November 2015Volume 7Number 2PDF icon PDF version (for best printing)

Book review: Go Set a Watchman

To Kill A Mockingbird by Harper Lee was published in 1960. It became an immediate success, and it is now considered an American literature classic.

In addition, the movie adaptation of this novel won three Academy Awards in 1963, including a best actor award for Gregory Peck. He portrayed Atticus Finch, a well respected attorney in the town of Maycomb, Alabama, in the 1940s.

Atticus was also a widowed father of two pre-teen aged children, one of whom was Jean Louise (also then known as “Scout”), who was about 10 years old at that time.

Harper Lee never published another book until “Go Set A Watchman” in 2015, which is the subject of this review. It is presently available in hard cover (278 pages) and electronically.

There has been controversy about this book, including the competence of Ms. Lee, who is now in her late 80s, to authorize its publication. It has even been suggested that she never agreed to its publication.

Perhaps the biggest controversy about the book is its perceived portrayal of Atticus as a possible racist.

“Watchman” takes place in the late 1950s when Scout (now known as Jean Louise) is 26 years old, living in New York City, and returning to Maycomb for a two week visit with Atticus, who is in his 70s. He is almost crippled with rheumatoid arthritis but, while his body is deteriorating, Atticus’ mind is still very sharp.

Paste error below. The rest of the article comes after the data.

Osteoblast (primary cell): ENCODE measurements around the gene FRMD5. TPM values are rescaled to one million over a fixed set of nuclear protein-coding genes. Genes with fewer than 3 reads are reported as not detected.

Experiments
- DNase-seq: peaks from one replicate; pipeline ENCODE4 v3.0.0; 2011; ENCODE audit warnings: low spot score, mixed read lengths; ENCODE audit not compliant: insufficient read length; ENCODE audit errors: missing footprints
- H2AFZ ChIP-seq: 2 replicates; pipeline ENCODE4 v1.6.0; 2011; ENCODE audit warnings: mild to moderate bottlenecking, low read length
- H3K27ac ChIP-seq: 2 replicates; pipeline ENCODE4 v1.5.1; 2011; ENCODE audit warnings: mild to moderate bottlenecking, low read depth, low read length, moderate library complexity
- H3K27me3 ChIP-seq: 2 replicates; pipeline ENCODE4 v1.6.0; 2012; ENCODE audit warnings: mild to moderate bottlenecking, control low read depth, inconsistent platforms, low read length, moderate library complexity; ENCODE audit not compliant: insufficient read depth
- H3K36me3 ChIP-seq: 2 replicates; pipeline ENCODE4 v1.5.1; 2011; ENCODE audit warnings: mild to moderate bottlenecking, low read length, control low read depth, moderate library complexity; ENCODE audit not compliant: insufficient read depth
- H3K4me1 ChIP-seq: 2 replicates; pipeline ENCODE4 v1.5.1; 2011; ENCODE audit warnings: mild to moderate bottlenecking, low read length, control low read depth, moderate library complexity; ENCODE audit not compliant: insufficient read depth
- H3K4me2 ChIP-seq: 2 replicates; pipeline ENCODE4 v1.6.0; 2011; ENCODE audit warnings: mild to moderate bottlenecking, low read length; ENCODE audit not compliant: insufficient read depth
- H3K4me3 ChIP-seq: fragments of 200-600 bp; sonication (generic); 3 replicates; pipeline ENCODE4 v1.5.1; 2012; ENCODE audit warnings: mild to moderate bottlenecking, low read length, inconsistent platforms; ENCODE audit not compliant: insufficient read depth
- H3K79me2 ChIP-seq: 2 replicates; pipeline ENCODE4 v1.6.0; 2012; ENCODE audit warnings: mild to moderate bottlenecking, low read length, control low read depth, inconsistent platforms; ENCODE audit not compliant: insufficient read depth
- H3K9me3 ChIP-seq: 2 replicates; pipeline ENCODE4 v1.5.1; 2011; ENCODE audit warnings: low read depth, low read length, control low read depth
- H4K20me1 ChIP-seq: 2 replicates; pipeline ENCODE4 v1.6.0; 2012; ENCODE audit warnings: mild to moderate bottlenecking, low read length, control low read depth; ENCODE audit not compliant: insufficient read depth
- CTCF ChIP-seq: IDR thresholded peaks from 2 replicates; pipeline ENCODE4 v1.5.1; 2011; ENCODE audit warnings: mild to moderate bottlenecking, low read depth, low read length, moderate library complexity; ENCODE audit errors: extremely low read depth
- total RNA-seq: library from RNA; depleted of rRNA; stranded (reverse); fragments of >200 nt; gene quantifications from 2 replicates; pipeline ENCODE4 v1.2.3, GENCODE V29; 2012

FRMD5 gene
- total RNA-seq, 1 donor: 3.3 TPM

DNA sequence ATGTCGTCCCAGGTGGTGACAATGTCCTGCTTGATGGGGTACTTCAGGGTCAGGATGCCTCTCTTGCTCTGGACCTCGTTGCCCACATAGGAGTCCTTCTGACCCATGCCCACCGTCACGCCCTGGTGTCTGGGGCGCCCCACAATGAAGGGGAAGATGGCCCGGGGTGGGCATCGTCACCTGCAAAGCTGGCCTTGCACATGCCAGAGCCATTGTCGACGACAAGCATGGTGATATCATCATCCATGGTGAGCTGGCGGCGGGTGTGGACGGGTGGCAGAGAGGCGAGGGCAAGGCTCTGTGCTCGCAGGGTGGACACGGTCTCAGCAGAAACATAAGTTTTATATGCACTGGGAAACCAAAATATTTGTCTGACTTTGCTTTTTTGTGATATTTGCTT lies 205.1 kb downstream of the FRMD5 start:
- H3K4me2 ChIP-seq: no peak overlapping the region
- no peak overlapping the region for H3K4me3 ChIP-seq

Jean Louise is not married, and she has liberal ideas as a New Yorker, particularly concerning racial issues and the infant civil rights movement.

Please keep in mind that the terms “African American” and “Black” were not generally used, if at all, in the 1950s and early 1960s. The kindest terms used then to describe African Americans were “Negro” or “Colored”, as in the National Association for the Advancement of Colored People (NAACP).

At the beginning of the book, Jean Louise appears very cynical about her life in New York and life in general in Maycomb. She is being courted by Henry Clinton, a native of Maycomb and a childhood friend of her now-deceased older brother. Henry is in his 30s, and he returned to Maycomb after serving in World War II. He went to law school on the GI Bill, and he is now working for and helping Atticus.

Henry’s family had very little money, and he is what might be considered a self-made man, who is aspiring for better things in life than he had growing up.

An ambition of Henry at the time of Jean Louise’s visit is to run for the State Legislature. Both he and Atticus feel that, to do this, Henry has to fit in with the thinking of the voters in his district, including their racial prejudice and narrow mindedness, irrespective of his personal feelings and beliefs.

Consequently, Henry and Atticus attend a Citizens’ Council meeting at the County Courthouse, where the guest speaker is a man who has devoted his adult life to preserving segregation in the South. Atticus is on the Board of Directors of this Citizens’ Council, and he is encouraging Henry to become active in it to assist his political campaign.

Unbeknownst to Atticus and Henry, Jean Louise was sitting in the balcony of the Courthouse during this meeting and heard the speeches favoring segregation. She cannot believe that her hero, Atticus, would act in this way.